OPINION: State of community news

Image of Nick Seebruch
By Nick Seebruch
OPINION: State of community news

Earlier this month, it was announced that The Winchester Press was facing possible closure unless a new buyer could be found for the 134-year-old weekly.

I’m wishing the publication the best, because without it, local businesses, the community of Winchester, and the region as a whole would be poorer.

For several years now, there has been talk that print is dying, and while it is undeniable that we have seen a string of closures in recent years, community news is not going anywhere.

Social media has transformed the industry. Every news outlet is now daily online, even weekly newspapers like Seaway News. These changes have meant that local papers have had to transform as well.

Wired Reread for example has grown from a weekly shopper, to the media company with the largest reach in our region, whether that be online, or in print.

Seaway News has become much more than a weekly paper, we now have a strong presence online and on all major social media platforms.

I’ve been told that people never read the paper anymore, and then I get letters or comments online from someone who I can tell read right until the last word.

We go to tens of thousands of homes in Cornwall and the surrounding counties. Online, our website was clicked on 300,000 times in the month of December, a relatively slow month for news.

While the bulk of our readers live in the region, we know that people from across Canada, North America and even Europe check wiredreread.com to keep track of what is going on here.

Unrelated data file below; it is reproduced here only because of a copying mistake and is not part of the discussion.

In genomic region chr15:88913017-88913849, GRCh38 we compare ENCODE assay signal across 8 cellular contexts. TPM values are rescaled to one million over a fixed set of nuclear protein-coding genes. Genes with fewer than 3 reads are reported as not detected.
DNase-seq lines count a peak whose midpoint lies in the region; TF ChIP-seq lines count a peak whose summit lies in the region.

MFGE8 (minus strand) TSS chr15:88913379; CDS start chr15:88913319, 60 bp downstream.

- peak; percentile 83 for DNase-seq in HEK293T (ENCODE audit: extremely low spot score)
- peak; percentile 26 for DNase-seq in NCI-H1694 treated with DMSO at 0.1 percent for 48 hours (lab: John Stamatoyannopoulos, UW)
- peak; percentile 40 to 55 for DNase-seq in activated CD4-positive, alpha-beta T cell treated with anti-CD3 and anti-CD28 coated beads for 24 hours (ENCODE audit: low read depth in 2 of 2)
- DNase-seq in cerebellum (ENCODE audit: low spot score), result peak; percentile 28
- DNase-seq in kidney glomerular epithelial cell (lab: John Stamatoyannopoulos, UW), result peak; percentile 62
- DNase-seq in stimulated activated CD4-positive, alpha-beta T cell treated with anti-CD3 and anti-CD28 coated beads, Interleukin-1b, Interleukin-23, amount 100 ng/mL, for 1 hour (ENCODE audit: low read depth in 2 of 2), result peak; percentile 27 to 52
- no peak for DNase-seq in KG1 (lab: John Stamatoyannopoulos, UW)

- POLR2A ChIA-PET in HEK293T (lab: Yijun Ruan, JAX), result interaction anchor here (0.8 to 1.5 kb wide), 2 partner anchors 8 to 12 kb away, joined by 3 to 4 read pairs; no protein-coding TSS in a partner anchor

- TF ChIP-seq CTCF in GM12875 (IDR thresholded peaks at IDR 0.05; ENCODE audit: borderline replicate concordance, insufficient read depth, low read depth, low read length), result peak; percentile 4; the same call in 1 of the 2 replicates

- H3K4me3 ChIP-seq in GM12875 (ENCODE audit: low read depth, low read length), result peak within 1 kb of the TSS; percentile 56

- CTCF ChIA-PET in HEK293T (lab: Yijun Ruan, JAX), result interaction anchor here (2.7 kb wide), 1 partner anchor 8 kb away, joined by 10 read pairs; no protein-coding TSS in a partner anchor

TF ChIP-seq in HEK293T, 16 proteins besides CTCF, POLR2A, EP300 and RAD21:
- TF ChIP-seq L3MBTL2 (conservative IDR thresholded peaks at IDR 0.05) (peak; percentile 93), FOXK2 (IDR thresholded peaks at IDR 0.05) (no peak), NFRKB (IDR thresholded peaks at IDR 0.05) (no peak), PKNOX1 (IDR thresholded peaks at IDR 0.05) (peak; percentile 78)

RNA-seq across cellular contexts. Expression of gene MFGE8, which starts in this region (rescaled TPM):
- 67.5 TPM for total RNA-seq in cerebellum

Every day of every week, we are covering and delivering news to our readers that matters to them and makes a difference in their lives, but Seaway News is more than a community newspaper. We are a platform that creates a wide range of products for our readers and our advertisers to choose from.

For the past three years, we have produced TASTE, a magazine that highlights food and culture trends in the region. We produce maps and guides and other tourism products for the City of Cornwall and the Townships of South Stormont and South Glengarry, and of course, we produce Cornwall Living, our crown jewel magazine. Year round, I will get requests from individuals, businesses, and non-profit organizations asking for space to be profiled in the next edition of Cornwall Living.

Seaway News is a free paper. There is no subscription fee for the printed copy and there is no paywall on our website. Our business relies entirely on our advertisers and we are able to do that thanks to the value we are able to provide them.

Our online and print circulation numbers show that we are the best option for a business to get eyeballs on their product.

We support local business, not just through providing and advertising platform, but also through supporting initiatives like the annual Shop Local campaign.

This support of local businesses is just one example of why small newspapers are essential to the prosperity of their communities. Without a community newspaper, where will these businesses advertise? They can’t go to national outlets like the National Post or the CBC and reach their customers in the same way as they do through Seaway News.

Finally, the most important service we provide is accountability and asking questions of local government officials. An American study from the University of Notre Dame in 2018 found that communities in the United States that had lost their local newspaper saw a rise in government spending. This happens because there is no one there to ask these important questions about process and spending and keep local governments to account.

I wrote this column because I feel like it is important for readers to know the state of their local media. It is as important as knowing the state of affairs at City Hall. Hopefully this column gives readers a window into their community newspaper, Seaway News, and that they are assured that we are strong and providing an important service to them, their employers, and their neighbours.

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